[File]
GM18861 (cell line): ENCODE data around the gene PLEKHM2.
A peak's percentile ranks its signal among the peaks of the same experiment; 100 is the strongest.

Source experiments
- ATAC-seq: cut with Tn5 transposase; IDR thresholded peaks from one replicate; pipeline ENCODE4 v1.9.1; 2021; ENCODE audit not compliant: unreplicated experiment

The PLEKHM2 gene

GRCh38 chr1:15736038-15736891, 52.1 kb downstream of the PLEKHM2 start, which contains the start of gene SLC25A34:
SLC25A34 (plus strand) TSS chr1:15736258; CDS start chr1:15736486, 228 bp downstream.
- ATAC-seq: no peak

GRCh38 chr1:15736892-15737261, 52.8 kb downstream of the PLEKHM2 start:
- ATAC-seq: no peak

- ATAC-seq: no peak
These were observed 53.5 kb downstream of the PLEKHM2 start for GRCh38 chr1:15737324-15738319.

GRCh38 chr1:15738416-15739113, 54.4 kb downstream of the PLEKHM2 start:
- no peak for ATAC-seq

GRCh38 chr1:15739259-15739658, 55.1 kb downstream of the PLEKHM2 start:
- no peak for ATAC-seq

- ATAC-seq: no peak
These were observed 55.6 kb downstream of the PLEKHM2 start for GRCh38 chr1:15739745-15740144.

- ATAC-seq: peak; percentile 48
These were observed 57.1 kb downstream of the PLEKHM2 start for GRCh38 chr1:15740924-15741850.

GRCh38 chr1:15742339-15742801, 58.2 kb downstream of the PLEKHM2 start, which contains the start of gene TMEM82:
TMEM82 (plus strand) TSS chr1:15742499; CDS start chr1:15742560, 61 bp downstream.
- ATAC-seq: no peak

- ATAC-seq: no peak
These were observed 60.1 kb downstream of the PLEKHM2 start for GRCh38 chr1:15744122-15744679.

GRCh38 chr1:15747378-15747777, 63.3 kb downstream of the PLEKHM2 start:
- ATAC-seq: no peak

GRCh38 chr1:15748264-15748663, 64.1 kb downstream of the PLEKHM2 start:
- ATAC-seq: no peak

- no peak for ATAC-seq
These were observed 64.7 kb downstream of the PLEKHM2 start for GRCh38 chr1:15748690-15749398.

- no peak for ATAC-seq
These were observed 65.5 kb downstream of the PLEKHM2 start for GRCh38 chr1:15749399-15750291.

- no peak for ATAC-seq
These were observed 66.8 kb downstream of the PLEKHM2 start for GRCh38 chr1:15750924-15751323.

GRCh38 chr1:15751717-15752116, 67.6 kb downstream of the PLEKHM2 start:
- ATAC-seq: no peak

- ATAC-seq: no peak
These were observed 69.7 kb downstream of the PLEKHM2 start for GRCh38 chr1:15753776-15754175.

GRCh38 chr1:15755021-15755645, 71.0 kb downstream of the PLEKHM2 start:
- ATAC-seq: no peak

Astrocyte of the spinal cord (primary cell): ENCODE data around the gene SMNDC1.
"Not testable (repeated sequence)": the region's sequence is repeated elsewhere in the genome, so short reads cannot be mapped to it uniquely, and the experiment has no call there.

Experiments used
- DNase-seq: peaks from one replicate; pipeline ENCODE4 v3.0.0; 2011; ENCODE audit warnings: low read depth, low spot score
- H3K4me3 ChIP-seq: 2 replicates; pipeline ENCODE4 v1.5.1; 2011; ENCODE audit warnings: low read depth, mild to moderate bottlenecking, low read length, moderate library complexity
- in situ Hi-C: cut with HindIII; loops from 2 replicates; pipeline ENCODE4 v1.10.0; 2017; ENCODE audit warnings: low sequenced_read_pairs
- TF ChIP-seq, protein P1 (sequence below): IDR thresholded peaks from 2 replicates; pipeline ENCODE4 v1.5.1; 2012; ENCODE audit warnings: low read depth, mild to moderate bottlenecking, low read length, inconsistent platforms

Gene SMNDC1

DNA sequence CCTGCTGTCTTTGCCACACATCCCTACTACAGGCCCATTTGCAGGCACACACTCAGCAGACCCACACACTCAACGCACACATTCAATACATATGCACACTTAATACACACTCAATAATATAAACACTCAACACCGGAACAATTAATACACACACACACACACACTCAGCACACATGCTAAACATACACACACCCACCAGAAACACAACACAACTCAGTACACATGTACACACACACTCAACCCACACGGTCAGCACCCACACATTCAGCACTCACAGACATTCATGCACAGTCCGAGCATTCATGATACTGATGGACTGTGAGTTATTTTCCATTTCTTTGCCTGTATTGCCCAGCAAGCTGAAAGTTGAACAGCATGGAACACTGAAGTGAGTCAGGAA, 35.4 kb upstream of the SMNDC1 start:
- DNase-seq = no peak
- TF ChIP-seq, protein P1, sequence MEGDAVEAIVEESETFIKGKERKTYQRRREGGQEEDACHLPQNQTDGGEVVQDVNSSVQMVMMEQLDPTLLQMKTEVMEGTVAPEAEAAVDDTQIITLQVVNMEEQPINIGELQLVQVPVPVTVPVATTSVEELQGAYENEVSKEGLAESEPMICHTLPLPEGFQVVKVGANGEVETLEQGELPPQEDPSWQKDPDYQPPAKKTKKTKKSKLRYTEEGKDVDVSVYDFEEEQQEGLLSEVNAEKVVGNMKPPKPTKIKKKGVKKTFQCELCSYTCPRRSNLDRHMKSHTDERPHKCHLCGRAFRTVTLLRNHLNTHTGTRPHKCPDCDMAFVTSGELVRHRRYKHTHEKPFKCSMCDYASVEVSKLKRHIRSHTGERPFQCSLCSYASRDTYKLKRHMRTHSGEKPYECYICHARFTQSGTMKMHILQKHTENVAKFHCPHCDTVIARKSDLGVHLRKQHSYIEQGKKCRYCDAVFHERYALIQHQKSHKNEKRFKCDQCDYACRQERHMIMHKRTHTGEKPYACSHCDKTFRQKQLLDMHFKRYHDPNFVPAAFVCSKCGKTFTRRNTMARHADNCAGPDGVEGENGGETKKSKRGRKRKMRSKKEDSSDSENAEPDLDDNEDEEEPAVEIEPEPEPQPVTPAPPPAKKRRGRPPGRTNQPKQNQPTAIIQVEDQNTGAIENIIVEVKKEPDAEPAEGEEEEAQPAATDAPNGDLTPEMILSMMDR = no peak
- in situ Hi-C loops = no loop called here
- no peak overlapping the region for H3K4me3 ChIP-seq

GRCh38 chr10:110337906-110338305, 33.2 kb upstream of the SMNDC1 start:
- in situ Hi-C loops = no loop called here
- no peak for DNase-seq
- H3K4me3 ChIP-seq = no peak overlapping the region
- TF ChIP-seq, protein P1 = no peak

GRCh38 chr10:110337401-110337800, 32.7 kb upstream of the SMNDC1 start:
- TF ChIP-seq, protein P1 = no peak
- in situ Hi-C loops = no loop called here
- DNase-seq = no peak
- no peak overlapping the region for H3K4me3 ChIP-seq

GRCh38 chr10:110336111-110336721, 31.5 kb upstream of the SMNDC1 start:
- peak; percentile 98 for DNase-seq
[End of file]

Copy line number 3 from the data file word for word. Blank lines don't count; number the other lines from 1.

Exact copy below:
Source experiments